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Abramson, "Crossfire" (reviewed by Jeffrey Needle) Options · View
Posted: Friday, January 29, 2010 3:36:26 PM

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Title: Crossfire
Author: Traci Hunter Abramson
Publisher: Covenant Communications
Genre: Fiction
Year Published: 2010
Number of Pages: 239
Binding: Trade paperback
ISBN10: n/a
ISBN13: 978-1-59811-944-2
Price: $15.95

Reviewed by Jeffrey Needle

In Abramson's previous title, "Lockdown," we met a unique team of CIA operatives nicknamed "The Saint Squad" -- so named because they were all members of the Church of Jesus Christ of Latter-day Saints. I thought when I'd read "Lockdown" that this was something of an improbable thesis, but it's fiction, and authors are permitted the liberty of inventing whatever premises they please. In "Lockdown," the premise seemed to work.

In the current title, it seems to work even better. The saintliness of the characters is less a part of the ongoing storyline and serves rather as background to the action. And make no mistake, there's plenty of action here.

The protagonists are Special Agent Vanessa Lauton and SEAL squad member Seth Johnson. Improbably, Vanessa and Seth had fallen in love while still in school, but Vanessa, a believing member of the LDS Church, would not marry Seth, a non-member. Their parting is a bitter pill for Seth to swallow. Later, Seth becomes a member of the Church as a result of his involvement in the Saint Squad.

Vanessa is working undercover in the organization of a Columbian terrorist. Her striking resemblance to the daughter of Fahid Ramir, a terrorist and financier of terror activities, gives her entree into the Columbian organization. Posing as the daughter of Ramir, she insinuates herself into their group and lives among them undetected. She manages to set up a system where she could secretly meet with a contact on the outside and pass along vital information to the U.S. government.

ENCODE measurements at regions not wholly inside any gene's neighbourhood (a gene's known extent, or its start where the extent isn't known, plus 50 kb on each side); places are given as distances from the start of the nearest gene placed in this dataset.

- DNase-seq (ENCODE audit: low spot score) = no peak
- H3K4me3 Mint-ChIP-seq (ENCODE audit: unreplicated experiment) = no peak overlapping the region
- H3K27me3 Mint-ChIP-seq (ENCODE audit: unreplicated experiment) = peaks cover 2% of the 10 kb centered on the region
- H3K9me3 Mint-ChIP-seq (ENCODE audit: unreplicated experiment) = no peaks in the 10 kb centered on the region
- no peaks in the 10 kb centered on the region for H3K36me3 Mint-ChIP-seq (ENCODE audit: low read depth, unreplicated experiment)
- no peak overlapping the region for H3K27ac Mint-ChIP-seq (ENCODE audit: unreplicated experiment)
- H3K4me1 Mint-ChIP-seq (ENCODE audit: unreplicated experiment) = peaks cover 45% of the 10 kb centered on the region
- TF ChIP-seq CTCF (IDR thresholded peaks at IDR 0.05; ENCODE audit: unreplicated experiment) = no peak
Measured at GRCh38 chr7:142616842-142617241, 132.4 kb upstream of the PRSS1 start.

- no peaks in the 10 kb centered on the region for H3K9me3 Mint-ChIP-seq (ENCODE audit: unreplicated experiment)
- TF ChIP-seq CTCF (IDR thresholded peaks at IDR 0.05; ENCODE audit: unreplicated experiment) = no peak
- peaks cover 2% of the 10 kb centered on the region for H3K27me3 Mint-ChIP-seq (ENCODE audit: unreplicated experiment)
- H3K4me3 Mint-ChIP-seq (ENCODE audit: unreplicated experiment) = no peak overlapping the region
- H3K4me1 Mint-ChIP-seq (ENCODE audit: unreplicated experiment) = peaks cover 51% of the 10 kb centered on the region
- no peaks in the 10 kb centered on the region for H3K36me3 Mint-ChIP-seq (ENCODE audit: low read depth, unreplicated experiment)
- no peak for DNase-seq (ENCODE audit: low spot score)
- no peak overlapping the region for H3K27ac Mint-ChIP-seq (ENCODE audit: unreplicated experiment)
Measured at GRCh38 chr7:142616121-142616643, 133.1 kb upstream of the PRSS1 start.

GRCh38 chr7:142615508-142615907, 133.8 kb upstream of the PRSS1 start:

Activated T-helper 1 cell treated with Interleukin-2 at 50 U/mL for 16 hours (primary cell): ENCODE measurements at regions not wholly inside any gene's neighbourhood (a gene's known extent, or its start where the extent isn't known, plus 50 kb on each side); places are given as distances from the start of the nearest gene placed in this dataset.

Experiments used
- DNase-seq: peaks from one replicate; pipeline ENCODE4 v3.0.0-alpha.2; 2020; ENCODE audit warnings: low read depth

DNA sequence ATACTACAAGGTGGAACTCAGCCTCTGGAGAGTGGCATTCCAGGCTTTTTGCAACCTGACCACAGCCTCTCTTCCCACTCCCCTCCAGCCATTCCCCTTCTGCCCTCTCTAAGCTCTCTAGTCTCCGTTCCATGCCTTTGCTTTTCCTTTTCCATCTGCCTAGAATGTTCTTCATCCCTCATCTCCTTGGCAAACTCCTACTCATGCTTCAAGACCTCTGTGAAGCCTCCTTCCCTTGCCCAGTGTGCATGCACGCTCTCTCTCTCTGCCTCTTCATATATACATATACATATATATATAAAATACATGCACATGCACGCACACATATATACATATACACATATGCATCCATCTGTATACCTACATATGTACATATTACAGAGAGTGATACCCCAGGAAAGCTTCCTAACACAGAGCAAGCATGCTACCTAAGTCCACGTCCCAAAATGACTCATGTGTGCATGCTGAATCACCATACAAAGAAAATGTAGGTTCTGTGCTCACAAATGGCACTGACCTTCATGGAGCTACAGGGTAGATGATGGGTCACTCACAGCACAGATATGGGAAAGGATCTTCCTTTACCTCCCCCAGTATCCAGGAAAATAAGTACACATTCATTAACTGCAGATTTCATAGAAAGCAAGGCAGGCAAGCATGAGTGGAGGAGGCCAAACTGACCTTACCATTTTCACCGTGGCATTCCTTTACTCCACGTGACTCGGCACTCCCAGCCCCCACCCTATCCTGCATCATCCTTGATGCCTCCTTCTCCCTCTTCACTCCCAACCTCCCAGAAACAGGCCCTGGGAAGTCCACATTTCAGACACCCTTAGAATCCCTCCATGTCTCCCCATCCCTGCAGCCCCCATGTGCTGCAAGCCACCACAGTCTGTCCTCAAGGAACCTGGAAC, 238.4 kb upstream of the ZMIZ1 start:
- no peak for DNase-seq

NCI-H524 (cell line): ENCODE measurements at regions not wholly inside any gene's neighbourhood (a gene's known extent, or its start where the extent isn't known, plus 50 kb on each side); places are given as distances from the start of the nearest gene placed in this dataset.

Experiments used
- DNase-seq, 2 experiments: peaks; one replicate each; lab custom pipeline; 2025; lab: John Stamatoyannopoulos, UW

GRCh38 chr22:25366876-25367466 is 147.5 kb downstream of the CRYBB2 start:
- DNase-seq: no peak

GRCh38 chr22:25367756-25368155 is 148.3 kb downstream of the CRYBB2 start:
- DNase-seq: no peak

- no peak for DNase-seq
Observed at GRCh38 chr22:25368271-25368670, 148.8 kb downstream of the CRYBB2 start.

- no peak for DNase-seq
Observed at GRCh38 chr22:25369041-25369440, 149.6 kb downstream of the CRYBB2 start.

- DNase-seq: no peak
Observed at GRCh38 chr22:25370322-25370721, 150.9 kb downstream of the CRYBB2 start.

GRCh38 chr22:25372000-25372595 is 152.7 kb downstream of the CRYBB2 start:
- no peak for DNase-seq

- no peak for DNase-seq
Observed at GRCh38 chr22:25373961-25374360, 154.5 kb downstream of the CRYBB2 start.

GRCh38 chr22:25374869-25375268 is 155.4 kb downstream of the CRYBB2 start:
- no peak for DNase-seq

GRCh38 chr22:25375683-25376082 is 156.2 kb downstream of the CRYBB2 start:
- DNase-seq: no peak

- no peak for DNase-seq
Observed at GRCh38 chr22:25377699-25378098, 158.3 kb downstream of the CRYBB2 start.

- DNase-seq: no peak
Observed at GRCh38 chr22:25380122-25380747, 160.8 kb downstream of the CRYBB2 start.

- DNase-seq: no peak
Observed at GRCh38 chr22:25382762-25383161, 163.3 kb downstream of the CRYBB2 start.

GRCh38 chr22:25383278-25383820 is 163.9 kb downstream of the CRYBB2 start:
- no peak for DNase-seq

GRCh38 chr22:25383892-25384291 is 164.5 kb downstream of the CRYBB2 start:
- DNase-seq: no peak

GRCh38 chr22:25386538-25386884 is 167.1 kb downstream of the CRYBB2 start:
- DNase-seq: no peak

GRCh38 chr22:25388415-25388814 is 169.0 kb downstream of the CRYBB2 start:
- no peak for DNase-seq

When Vanessa needs to be extracted from her current assignment, Seth is sent in. The tension between them is immediately evident -- Seth still feels the sting of Vanessa's rejection -- but they manage to work together in their fight against the Columbian terrorist organization.

Almost immediately it becomes clear that the attraction between them is still very strong. And as they face danger after danger, they are drawn closer and closer and become a formidable team.

Let's say this at the outset: the action is fairly predictable, but Abramson manages to pull it off very nicely, keeping you interested in how various crises will be resolved. In particular, toward the end of the book, there's a story arc having Vanessa attempting to land a plane in very bad circumstances. It's a one-two punch of an action segment that keeps the reader riveted. You know how it's going to turn out, but you want to read it, anyway. Quite an accomplishment.

As is to be expected from a book by Covenant, there's a bit of preachiness in the book, and an always-positive presentation of the Church. But the preachiness is not so powerful as to overwhelm the story itself -- a real problem with some books I've read. I appreciated how Abramson managed to keep the action, and the Vanessa/Seth relationship, at the forefront, while maintaining a faith-promoting stance toward the Church and keeping the preaching to a minimum.

A quick word about the physical presentation of this book. There has been some discussion about Deseret Book's decision to reprint the Gibbons biographies of Church Presidents in a bargain-basement form, while charging a premium price. One independent bookseller actually returned his shipment of books to Deseret Book, along with a note explaining why he wouldn't carry these books in his store! It always pleases me when I see a book that is produced handsomely and solidly, still priced reasonably, and edited with care and precision. I didn't find a single typo in this book. And the production is top drawer. This book will last a long, long time.

"Crossfire" is an exciting and pleasing read, good for snuggling up in front of a roaring fireplace, hot chocolate in hand, and an evening free to pursue such simple pleasures. Those who want cutting-edge, brutally honest prose will not want this title. But many want good, solid writing from an LDS perspective, with enough reality behind the plot to make it almost believable, but just enough fantasy to make the plot exciting. Abramson succeeds nicely.

Jeffrey Needle
Association for Mormon Letters
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